“For nearly a century, Stanford University has been a national leader in welcoming displaced academics, starting with Jewish scholars fleeing the Nazis and, more recently, 13 IIE-SRF fellows from 10 countries,” said King. “Stanford has hosted the fourth most IIE-SRF fellows of any campus globally. The university has lived out its commitments to academic freedom and human rights by providing a haven and an engaged campus community in support of these scholars fleeing crisis or targeted persecution. We are extremely grateful for this precious partnership, which has flourished in recent years with the tremendous support and leadership of Stanford Global Studies.”
“As we witness a surge of violent conflict in places across the globe, our work to safeguard the lives and careers of international scholars could not be more important.”
Interim Sakurako and William Fisher Family Director of SGS
“We are honored to receive this special award, which recognizes the university’s steadfast commitment to global engagement and academic freedom,” said Parker. “As we witness a surge of violent conflict in places across the globe, our work to safeguard the lives and careers of international scholars could not be more important.”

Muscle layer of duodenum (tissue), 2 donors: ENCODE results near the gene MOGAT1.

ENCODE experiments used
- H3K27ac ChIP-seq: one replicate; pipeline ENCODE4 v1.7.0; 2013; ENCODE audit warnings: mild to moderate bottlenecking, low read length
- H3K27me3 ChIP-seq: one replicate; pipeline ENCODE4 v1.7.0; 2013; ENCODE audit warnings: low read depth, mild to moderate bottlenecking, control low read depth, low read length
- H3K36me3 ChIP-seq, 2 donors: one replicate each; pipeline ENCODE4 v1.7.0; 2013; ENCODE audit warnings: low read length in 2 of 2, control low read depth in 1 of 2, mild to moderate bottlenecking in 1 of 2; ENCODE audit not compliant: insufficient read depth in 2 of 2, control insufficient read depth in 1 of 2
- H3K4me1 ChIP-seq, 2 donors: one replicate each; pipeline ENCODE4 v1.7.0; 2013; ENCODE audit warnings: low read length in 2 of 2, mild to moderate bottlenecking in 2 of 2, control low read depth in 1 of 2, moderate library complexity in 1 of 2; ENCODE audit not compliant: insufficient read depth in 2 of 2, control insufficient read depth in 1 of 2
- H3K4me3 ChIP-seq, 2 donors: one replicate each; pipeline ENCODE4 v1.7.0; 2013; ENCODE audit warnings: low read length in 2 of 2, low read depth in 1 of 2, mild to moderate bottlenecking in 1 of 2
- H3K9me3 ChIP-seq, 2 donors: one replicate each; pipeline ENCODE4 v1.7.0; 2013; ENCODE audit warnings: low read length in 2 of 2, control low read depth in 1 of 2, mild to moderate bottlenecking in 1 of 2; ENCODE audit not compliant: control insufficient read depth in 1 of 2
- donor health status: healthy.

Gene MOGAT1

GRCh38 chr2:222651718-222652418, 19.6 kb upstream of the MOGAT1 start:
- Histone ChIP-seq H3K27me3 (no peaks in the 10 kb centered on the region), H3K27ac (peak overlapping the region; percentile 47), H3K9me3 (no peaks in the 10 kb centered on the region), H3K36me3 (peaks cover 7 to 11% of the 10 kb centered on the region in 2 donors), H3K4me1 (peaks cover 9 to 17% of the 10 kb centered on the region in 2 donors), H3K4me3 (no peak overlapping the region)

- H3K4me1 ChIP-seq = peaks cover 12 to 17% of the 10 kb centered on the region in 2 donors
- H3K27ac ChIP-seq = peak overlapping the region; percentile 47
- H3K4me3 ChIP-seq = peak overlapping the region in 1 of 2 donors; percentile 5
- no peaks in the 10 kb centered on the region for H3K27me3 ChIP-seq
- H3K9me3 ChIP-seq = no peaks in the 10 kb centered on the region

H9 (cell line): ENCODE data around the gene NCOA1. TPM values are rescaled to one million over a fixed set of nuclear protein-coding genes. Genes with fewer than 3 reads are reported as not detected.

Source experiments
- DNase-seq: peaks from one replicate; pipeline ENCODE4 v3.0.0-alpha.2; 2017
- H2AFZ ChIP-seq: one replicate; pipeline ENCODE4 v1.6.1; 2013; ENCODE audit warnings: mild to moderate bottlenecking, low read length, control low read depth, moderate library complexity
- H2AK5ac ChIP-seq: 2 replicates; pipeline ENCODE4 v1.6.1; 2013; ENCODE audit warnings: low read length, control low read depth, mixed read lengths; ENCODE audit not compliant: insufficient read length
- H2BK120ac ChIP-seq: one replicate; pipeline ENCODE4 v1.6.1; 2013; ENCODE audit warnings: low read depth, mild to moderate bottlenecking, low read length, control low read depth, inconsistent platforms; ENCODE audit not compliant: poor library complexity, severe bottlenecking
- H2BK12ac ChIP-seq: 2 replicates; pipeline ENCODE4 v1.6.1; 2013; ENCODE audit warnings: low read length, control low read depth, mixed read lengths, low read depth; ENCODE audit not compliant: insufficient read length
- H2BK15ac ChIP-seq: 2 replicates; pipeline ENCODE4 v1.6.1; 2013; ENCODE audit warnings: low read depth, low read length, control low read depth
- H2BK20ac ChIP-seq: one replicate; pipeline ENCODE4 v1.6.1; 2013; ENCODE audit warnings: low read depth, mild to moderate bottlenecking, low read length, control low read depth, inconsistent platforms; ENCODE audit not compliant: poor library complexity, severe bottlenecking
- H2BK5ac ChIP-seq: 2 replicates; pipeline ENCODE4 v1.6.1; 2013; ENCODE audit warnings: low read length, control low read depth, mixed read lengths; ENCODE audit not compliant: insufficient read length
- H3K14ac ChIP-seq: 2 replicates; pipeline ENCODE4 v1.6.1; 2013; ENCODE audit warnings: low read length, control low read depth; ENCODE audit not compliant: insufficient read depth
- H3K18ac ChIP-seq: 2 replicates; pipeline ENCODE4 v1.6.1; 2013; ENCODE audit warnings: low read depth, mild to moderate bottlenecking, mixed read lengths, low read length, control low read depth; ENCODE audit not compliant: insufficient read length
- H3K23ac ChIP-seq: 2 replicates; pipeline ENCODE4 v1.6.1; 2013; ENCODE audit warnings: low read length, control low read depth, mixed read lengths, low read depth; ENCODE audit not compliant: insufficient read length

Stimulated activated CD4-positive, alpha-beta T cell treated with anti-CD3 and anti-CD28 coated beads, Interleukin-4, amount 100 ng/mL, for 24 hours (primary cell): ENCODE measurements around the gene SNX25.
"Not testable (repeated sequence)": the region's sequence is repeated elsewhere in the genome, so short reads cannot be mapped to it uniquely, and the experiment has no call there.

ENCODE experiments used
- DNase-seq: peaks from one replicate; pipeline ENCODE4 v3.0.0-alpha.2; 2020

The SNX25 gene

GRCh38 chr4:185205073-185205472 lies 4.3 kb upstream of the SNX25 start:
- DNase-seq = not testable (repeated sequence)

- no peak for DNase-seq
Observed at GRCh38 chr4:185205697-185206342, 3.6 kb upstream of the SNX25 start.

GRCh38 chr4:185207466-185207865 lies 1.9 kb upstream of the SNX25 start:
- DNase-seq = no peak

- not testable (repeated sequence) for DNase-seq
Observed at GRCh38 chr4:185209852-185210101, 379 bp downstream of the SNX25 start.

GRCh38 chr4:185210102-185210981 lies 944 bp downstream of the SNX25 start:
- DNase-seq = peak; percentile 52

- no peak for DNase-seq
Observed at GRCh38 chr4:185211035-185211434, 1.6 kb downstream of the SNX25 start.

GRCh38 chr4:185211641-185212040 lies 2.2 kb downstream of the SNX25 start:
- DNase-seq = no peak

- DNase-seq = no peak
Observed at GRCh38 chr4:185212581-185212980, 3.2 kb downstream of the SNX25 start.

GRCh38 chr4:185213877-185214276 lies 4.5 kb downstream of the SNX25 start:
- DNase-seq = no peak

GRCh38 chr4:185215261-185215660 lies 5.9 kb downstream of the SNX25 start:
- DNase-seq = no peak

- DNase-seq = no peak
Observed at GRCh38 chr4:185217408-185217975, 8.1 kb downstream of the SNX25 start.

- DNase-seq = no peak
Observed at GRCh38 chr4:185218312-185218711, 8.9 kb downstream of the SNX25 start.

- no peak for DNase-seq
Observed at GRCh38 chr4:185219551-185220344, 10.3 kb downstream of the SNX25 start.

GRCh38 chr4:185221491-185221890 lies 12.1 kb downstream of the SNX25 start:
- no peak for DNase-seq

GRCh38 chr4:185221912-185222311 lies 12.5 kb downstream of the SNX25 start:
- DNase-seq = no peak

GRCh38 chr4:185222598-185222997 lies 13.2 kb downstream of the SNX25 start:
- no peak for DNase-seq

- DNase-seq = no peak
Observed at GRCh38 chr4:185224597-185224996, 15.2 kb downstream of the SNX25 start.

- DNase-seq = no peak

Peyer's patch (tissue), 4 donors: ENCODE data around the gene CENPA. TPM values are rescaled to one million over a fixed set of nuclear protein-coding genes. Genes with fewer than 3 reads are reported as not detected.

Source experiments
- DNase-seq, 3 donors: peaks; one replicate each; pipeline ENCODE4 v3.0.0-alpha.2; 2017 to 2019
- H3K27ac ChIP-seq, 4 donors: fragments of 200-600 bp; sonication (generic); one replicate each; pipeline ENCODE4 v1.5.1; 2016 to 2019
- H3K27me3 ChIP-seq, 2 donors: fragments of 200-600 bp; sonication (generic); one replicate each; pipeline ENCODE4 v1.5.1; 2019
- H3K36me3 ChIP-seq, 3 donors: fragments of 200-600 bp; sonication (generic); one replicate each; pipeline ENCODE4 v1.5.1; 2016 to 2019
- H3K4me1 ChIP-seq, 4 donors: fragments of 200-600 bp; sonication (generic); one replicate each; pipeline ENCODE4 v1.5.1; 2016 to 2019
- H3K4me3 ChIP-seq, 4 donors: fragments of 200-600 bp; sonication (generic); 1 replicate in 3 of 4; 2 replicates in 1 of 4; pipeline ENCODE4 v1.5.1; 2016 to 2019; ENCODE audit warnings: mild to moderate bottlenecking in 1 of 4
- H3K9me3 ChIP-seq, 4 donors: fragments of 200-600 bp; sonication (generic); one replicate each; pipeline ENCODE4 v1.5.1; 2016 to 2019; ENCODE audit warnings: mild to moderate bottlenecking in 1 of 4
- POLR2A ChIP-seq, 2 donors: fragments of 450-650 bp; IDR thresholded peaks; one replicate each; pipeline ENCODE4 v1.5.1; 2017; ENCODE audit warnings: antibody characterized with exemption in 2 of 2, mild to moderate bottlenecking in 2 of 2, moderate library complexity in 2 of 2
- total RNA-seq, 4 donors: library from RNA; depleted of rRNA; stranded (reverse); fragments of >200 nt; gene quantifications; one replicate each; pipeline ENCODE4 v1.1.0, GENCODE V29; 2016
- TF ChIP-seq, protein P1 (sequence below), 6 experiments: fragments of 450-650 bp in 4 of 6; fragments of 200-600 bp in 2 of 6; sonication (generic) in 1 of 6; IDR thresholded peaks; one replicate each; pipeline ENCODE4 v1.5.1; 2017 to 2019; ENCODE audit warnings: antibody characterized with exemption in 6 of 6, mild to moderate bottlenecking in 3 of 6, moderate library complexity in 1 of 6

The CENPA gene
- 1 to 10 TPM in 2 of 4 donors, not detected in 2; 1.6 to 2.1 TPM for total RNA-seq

Today, an unprecedented number of international scholars are facing threats to their lives and livelihoods. In response to this increasing need for support, Stanford launched its own Scholar Rescue Fund in 2022, with seed funding from the president, provost, and numerous schools, departments, and programs. Modeled after IIE’s program, the inaugural fund enables the university to respond swiftly to aid threatened academics when global crises emerge.
“Stanford’s Scholar Rescue Fund offers refuge to scholars fleeing persecution and severe hardship in their home countries so they can continue their research, scholarly, or artistic endeavors in a safe environment,” said Jisha Menon, former director of SGS, who will return to her post when she is back from sabbatical in September 2024. “We are grateful to these talented and courageous individuals who enrich us not only with their research and scholarship but by their inspiring courage and resilience.”